After more than a year of ineffective attempts to stem the foreclosure crisis, the Obama administration this week may be edging toward acknowledging reality.
This sick housing market isn’t going to heal itself, and won’t get better with the band-aids they’ve applied so far. The stakes are high not just for the homeowners: without some stability in housing, the rest of the economy can’t heal either.
The administration announced today that it would begin to encourage banks to write down the principal when modifying borrower’s underwater mortgages. Bank of America also said this week it would tiptoe into principal reduction.
Time, and follow-through will tell whether the administration intends the principal write-downs as another band-aid or something more substantial. Time will also tell whether the administration will fight for write-downs or wilt in the face of the inevitable backlash. It’s also important to note that all of the administration’s foreclosure initiatives rely on the voluntary cooperation of lenders, with modest incentives paid by the government.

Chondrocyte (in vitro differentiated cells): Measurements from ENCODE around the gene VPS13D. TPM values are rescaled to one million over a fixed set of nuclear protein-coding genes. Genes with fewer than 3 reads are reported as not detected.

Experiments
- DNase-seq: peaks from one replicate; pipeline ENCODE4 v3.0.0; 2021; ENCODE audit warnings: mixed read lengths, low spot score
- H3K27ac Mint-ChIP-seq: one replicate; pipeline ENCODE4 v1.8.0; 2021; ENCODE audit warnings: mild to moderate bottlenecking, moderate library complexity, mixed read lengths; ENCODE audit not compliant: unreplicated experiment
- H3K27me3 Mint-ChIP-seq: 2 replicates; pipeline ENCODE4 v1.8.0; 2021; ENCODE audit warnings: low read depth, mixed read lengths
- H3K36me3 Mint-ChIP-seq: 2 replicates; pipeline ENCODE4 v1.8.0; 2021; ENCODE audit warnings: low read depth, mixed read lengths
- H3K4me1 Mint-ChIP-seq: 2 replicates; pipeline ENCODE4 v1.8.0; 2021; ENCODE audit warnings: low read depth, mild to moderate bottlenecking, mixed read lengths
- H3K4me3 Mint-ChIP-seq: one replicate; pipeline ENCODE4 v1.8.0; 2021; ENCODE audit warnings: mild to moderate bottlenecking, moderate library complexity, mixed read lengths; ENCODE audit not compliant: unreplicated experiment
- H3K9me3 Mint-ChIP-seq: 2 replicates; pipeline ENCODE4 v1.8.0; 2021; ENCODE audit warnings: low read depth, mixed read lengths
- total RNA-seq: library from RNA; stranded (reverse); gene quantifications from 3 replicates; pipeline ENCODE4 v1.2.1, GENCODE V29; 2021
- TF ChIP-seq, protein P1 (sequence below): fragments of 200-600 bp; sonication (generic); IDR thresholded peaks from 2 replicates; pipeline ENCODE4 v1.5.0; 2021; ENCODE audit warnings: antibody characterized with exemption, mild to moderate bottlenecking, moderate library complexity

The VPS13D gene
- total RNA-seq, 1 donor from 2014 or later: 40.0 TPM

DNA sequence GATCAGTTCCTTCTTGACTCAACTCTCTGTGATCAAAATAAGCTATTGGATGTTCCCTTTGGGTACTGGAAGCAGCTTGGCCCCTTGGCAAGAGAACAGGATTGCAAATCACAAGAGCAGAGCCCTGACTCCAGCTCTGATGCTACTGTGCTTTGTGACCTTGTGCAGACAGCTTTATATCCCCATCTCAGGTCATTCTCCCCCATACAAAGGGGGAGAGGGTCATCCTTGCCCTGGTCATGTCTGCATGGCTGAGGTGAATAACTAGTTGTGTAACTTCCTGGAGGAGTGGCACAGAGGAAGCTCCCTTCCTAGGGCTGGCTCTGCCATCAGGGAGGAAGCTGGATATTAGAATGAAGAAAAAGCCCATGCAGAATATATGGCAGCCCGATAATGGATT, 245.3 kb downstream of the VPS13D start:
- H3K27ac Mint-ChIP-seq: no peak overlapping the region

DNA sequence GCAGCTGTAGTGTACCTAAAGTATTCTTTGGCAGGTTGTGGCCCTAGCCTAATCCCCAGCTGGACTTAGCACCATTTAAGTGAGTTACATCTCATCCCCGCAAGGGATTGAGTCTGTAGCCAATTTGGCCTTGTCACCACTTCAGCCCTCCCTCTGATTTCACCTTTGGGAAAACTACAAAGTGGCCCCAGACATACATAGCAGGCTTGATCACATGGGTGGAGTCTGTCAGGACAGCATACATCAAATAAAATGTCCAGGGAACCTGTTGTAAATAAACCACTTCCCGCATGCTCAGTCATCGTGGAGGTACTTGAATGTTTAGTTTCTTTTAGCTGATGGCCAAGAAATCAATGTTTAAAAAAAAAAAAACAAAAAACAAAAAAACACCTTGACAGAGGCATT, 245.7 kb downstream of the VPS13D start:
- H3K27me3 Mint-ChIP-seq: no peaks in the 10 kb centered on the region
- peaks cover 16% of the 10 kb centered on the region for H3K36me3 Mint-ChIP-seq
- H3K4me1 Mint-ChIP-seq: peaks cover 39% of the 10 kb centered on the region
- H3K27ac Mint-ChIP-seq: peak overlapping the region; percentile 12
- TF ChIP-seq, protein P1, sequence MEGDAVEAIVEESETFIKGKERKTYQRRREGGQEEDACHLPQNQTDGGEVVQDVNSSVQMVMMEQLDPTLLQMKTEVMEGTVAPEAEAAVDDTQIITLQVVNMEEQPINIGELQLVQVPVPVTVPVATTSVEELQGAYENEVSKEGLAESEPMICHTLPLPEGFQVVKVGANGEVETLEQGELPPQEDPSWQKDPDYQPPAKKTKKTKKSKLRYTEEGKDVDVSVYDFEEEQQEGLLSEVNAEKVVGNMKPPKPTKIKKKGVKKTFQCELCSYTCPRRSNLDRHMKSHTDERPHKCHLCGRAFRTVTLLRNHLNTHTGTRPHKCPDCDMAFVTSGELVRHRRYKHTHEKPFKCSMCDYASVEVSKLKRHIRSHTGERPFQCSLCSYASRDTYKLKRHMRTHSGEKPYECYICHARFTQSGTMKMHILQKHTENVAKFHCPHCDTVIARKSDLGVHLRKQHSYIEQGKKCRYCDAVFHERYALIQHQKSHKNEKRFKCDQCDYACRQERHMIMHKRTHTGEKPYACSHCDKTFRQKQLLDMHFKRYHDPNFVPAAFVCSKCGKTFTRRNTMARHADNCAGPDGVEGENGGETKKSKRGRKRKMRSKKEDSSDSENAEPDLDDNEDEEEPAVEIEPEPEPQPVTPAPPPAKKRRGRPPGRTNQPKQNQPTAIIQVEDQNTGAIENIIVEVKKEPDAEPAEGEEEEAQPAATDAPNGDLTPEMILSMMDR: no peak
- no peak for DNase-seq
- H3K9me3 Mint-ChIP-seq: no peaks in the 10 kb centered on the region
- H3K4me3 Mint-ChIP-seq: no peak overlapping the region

There is every reason for healthy skepticism of the administration and the banks’ ability to tackle the problem. As John Taylor, president of the National Reinvestment Coalition testified before a congressional panel this week: “We rush to give banks tax breaks, but we dawdle to help homeowners who through no fault of their own lost their jobs because of the economic crisis or bought defective loans that caused the economic crisis.”